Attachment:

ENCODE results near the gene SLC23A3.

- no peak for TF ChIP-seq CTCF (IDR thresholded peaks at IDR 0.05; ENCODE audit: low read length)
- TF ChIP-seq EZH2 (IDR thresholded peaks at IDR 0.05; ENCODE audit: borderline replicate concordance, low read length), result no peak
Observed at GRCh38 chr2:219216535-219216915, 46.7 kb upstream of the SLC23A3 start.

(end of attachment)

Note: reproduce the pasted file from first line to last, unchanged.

ENCODE results near the gene SLC23A3.

- no peak for TF ChIP-seq CTCF (IDR thresholded peaks at IDR 0.05; ENCODE audit: low read length)
- TF ChIP-seq EZH2 (IDR thresholded peaks at IDR 0.05; ENCODE audit: borderline replicate concordance, low read length), result no peak
Observed at GRCh38 chr2:219216535-219216915, 46.7 kb upstream of the SLC23A3 start.